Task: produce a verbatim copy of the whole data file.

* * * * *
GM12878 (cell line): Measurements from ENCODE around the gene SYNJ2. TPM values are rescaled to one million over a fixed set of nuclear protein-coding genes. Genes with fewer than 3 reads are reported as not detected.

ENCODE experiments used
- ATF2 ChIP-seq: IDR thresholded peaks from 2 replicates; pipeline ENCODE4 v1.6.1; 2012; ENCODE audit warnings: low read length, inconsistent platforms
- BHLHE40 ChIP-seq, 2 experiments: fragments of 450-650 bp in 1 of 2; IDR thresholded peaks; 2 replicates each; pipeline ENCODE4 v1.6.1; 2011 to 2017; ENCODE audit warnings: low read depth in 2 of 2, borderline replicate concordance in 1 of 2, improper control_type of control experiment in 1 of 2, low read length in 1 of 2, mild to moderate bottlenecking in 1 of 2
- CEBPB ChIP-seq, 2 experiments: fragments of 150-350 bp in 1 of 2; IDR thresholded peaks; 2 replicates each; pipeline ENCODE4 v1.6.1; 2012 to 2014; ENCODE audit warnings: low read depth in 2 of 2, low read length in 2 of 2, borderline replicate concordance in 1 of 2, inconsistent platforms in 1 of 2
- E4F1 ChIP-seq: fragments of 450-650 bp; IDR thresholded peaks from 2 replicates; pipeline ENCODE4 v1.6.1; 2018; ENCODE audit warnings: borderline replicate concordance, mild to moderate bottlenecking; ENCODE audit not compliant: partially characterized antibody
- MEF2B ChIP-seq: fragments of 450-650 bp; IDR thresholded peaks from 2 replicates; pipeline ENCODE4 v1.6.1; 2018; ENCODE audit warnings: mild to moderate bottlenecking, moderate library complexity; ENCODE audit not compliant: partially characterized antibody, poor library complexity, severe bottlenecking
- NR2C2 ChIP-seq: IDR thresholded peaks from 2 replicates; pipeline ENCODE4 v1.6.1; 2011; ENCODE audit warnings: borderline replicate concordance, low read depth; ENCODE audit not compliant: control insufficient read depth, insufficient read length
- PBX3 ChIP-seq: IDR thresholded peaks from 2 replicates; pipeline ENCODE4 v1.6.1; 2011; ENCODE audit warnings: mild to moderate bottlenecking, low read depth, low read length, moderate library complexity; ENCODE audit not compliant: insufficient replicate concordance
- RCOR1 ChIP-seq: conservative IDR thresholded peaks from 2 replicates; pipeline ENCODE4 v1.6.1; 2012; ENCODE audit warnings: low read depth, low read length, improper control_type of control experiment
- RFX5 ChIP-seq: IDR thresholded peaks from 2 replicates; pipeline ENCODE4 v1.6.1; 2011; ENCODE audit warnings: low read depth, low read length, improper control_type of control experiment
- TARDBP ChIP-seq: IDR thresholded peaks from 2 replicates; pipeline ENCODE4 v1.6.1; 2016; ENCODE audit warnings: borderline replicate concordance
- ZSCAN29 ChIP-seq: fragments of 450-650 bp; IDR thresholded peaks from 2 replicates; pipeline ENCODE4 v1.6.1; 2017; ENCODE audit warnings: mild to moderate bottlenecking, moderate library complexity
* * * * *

GM12878 (cell line): Measurements from ENCODE around the gene SYNJ2. TPM values are rescaled to one million over a fixed set of nuclear protein-coding genes. Genes with fewer than 3 reads are reported as not detected.

ENCODE experiments used
- ATF2 ChIP-seq: IDR thresholded peaks from 2 replicates; pipeline ENCODE4 v1.6.1; 2012; ENCODE audit warnings: low read length, inconsistent platforms
- BHLHE40 ChIP-seq, 2 experiments: fragments of 450-650 bp in 1 of 2; IDR thresholded peaks; 2 replicates each; pipeline ENCODE4 v1.6.1; 2011 to 2017; ENCODE audit warnings: low read depth in 2 of 2, borderline replicate concordance in 1 of 2, improper control_type of control experiment in 1 of 2, low read length in 1 of 2, mild to moderate bottlenecking in 1 of 2
- CEBPB ChIP-seq, 2 experiments: fragments of 150-350 bp in 1 of 2; IDR thresholded peaks; 2 replicates each; pipeline ENCODE4 v1.6.1; 2012 to 2014; ENCODE audit warnings: low read depth in 2 of 2, low read length in 2 of 2, borderline replicate concordance in 1 of 2, inconsistent platforms in 1 of 2
- E4F1 ChIP-seq: fragments of 450-650 bp; IDR thresholded peaks from 2 replicates; pipeline ENCODE4 v1.6.1; 2018; ENCODE audit warnings: borderline replicate concordance, mild to moderate bottlenecking; ENCODE audit not compliant: partially characterized antibody
- MEF2B ChIP-seq: fragments of 450-650 bp; IDR thresholded peaks from 2 replicates; pipeline ENCODE4 v1.6.1; 2018; ENCODE audit warnings: mild to moderate bottlenecking, moderate library complexity; ENCODE audit not compliant: partially characterized antibody, poor library complexity, severe bottlenecking
- NR2C2 ChIP-seq: IDR thresholded peaks from 2 replicates; pipeline ENCODE4 v1.6.1; 2011; ENCODE audit warnings: borderline replicate concordance, low read depth; ENCODE audit not compliant: control insufficient read depth, insufficient read length
- PBX3 ChIP-seq: IDR thresholded peaks from 2 replicates; pipeline ENCODE4 v1.6.1; 2011; ENCODE audit warnings: mild to moderate bottlenecking, low read depth, low read length, moderate library complexity; ENCODE audit not compliant: insufficient replicate concordance
- RCOR1 ChIP-seq: conservative IDR thresholded peaks from 2 replicates; pipeline ENCODE4 v1.6.1; 2012; ENCODE audit warnings: low read depth, low read length, improper control_type of control experiment
- RFX5 ChIP-seq: IDR thresholded peaks from 2 replicates; pipeline ENCODE4 v1.6.1; 2011; ENCODE audit warnings: low read depth, low read length, improper control_type of control experiment
- TARDBP ChIP-seq: IDR thresholded peaks from 2 replicates; pipeline ENCODE4 v1.6.1; 2016; ENCODE audit warnings: borderline replicate concordance
- ZSCAN29 ChIP-seq: fragments of 450-650 bp; IDR thresholded peaks from 2 replicates; pipeline ENCODE4 v1.6.1; 2017; ENCODE audit warnings: mild to moderate bottlenecking, moderate library complexity